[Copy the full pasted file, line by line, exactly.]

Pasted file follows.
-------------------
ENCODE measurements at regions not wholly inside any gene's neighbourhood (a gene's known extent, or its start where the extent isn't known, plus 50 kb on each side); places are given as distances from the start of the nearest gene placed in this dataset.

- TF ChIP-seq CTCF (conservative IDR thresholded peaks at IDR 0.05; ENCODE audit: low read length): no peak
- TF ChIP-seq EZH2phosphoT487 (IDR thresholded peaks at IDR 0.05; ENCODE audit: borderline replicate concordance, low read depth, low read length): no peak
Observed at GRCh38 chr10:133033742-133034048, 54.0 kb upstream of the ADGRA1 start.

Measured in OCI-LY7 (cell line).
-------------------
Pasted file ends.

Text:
ENCODE measurements at regions not wholly inside any gene's neighbourhood (a gene's known extent, or its start where the extent isn't known, plus 50 kb on each side); places are given as distances from the start of the nearest gene placed in this dataset.

- TF ChIP-seq CTCF (conservative IDR thresholded peaks at IDR 0.05; ENCODE audit: low read length): no peak
- TF ChIP-seq EZH2phosphoT487 (IDR thresholded peaks at IDR 0.05; ENCODE audit: borderline replicate concordance, low read depth, low read length): no peak
Observed at GRCh38 chr10:133033742-133034048, 54.0 kb upstream of the ADGRA1 start.

Measured in OCI-LY7 (cell line).